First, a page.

Spring break has a decades-old tradition in America as a time when college students take a breather from their studies, travel to distant, warm resort communities, party and find romance. Hollywood popularized spring break with movies such as “Where the Boys Are,” released in 1960 and set in Fort Lauderdale, Fla.; and “Palm Springs Weekend,” released in 1963.
However, times are no longer as innocent for the students. Even as long ago as 1969 a youth riot broke out in Palm Springs, a town that no longer welcomes spring breakers. Seventeen years later, rowdy youths yelling “spring break” ripped the clothes of frightened young women in public in Palm Springs.
In recent years spring break has taken a course darker than students being arrested for public drunkenness and disorderly conduct. Women risk being raped–and murdered. Drownings, fatal car accidents and other tragedies have occurred, ending young lives full of promise. While statistics on accidents, crime and fatalities during spring break might be hard to come by, the news media are replete with stories with at least one tragedy a year. In spring break of 2006, an 18-year-old man from Corpus Christi, Texas died after falling from a rooftop patio in a South Padre Island beach house. In 2013, two women from northeast Ohio on their way home from spring break in Panama City Beach, Fla., were killed and two others were seriously injured in a head-on collision in the Florida Panhandle. In this case, the two women who died were wearing seat belts.
It goes without saying that high school and college students face more risks if drugs and alcohol are involved in spring break activities. The Centers for Disease Controls and Prevention report that motor vehicles crashes kill someone every 31 minutes, and nonfatal accidents injure someone every two minutes. Statistics like that are not a statistic you or your family want to experience first hand. As parents there are some actions you can take to assist with the safety of your teen or college student who is planning a spring break adventure. While our children need some independence, here are a few pointers:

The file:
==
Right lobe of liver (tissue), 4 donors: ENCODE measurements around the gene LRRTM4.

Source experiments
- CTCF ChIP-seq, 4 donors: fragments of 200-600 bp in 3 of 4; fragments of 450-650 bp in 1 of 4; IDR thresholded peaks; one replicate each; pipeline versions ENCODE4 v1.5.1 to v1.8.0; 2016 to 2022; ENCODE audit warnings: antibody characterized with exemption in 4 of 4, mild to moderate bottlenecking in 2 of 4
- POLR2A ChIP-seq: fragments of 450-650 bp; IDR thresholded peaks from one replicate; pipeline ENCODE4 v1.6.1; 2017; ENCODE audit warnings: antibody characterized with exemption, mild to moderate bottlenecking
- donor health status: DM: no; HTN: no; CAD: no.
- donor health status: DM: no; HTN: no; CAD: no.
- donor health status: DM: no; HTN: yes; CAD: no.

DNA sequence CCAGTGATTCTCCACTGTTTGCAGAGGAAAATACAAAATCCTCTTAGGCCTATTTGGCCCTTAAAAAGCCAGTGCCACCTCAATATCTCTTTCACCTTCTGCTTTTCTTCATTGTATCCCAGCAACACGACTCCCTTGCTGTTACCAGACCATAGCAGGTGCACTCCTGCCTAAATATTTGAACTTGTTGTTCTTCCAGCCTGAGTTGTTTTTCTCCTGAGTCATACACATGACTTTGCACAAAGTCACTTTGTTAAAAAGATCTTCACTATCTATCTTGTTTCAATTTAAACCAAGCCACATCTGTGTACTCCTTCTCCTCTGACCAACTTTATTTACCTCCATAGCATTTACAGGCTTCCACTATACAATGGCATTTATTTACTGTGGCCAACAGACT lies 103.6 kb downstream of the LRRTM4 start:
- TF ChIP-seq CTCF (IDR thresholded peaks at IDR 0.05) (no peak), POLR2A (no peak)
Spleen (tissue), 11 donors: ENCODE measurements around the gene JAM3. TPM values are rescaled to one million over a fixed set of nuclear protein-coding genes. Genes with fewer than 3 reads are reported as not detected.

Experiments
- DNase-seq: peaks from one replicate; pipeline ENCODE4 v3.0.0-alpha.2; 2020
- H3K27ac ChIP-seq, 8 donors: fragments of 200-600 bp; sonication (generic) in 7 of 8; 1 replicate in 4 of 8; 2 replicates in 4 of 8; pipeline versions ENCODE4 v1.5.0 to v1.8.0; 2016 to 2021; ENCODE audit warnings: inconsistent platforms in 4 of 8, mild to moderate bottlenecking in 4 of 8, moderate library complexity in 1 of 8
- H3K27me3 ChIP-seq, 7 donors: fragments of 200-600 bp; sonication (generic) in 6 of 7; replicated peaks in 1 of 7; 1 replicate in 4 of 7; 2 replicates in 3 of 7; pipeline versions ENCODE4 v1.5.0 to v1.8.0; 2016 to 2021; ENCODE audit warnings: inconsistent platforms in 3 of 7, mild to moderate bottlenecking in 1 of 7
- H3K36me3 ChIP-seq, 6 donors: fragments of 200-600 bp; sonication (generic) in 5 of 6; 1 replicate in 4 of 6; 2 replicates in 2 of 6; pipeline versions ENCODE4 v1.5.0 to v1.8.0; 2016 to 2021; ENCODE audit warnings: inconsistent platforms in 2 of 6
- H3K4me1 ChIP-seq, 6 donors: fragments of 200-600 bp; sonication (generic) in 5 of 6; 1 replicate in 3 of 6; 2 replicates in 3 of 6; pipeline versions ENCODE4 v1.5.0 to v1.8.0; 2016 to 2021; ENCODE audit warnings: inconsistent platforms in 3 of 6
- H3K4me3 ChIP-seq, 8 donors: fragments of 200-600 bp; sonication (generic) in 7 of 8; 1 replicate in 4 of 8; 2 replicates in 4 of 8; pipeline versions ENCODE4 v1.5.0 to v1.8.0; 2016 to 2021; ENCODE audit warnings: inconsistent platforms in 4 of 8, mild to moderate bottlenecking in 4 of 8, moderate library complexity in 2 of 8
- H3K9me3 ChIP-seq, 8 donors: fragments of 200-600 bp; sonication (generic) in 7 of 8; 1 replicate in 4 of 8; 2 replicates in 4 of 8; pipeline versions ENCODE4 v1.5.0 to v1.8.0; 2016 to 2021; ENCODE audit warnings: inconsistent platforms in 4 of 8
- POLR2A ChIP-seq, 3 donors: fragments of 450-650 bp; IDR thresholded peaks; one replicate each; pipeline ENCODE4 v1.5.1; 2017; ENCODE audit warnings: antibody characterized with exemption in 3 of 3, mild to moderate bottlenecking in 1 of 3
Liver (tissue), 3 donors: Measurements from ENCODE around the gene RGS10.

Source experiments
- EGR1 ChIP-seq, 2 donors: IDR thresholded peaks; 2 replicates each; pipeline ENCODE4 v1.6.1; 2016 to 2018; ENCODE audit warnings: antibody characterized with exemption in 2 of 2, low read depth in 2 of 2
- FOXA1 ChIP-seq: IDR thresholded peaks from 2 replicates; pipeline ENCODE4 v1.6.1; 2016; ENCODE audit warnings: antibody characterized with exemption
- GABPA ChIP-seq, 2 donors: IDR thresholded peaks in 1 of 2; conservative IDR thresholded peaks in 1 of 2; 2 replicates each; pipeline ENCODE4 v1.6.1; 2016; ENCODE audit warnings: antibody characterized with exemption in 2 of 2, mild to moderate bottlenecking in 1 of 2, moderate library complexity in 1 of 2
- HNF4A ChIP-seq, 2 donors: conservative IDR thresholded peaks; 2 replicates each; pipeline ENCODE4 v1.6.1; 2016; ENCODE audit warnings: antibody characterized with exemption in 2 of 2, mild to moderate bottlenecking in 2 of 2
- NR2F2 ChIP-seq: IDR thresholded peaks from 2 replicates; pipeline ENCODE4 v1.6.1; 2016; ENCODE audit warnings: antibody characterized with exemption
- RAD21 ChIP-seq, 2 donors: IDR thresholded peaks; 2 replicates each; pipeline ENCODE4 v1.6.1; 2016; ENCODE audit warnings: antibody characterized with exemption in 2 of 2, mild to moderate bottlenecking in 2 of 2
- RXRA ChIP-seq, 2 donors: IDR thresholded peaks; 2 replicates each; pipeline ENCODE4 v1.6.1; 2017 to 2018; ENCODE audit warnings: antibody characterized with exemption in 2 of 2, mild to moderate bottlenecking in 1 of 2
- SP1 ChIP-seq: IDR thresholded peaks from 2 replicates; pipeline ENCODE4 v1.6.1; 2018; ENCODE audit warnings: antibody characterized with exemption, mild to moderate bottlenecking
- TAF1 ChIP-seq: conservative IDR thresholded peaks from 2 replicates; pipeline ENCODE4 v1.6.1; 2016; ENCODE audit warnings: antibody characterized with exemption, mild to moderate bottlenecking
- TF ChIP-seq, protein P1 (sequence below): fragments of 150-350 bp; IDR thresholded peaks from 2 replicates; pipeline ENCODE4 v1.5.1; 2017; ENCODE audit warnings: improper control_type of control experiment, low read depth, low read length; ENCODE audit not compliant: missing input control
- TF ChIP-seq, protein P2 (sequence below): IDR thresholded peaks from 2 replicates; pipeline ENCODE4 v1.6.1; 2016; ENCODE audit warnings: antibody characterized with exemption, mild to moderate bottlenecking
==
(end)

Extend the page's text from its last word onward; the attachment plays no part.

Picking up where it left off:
- Find out who will be going with the group; is there an adult or are the kids on their own?
- Where will they be staying? Are they roughing it, taking chances, or booked at a hotel?
- Do you have proper backup documentation like copies of passports, medical cards, reservation confirmations, and address of the hotel or tour?
- What type of transportation will they be using? Is it reliable, or are they hitchhiking and staying in hostels along the way?
- Will your teen or college student have a cell phone with backup chargers? Do you have a routine method for checking in, particular if a visit to a foreign country is part of the plan?
Spring break has a long future as long as colleges are in existence. Taking proper measures to ensure the safety of all will ensure that many more spring breaks will be on the horizon. If your child has been injured or killed because of reckless activities by others during spring break, or you know someone who has been involved in this type of accident or injury, a New York attorney renowned for settling personal injury cases can help you deal with the issues at hand and the investigations to come.